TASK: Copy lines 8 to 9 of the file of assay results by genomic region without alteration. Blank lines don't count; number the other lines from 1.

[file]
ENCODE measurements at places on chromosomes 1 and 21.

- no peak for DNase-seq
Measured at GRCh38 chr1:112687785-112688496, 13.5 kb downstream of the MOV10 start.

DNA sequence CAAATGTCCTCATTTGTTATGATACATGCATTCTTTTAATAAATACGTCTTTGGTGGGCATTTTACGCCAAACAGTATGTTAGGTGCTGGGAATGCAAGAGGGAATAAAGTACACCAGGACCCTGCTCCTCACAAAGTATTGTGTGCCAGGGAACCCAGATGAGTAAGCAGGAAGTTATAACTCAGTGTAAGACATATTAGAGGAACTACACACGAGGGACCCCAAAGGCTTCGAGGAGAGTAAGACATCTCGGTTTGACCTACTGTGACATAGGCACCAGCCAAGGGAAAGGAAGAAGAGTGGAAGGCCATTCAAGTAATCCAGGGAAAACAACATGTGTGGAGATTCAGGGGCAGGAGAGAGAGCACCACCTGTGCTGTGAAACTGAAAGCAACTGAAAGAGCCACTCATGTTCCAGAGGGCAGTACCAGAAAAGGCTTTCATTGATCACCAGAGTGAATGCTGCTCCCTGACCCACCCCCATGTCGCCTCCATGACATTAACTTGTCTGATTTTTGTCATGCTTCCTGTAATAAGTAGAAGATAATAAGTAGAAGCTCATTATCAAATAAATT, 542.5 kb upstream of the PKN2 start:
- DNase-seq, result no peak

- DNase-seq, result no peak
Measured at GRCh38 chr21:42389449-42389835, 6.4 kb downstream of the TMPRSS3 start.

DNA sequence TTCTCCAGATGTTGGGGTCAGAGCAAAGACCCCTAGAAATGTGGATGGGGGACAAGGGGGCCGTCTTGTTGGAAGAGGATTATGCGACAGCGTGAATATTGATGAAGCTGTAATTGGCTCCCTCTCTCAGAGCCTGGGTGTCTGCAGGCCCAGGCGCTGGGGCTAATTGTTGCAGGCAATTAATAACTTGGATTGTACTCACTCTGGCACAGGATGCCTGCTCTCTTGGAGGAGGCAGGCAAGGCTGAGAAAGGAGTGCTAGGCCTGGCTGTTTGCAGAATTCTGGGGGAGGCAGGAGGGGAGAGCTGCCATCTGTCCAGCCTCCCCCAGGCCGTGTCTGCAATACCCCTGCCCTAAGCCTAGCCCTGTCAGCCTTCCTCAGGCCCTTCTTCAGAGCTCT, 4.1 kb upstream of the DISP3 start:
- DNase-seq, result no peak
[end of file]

DNA sequence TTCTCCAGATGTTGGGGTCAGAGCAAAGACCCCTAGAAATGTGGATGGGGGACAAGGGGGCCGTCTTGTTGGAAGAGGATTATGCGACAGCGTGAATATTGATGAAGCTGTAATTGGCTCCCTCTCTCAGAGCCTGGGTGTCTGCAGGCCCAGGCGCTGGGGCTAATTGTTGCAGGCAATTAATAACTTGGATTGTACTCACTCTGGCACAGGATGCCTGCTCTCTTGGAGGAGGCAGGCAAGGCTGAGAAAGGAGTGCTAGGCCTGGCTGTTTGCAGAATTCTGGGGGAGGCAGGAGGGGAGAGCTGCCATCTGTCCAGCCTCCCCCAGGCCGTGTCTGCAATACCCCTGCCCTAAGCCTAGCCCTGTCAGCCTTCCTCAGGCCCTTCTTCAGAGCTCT, 4.1 kb upstream of the DISP3 start:
- DNase-seq, result no peak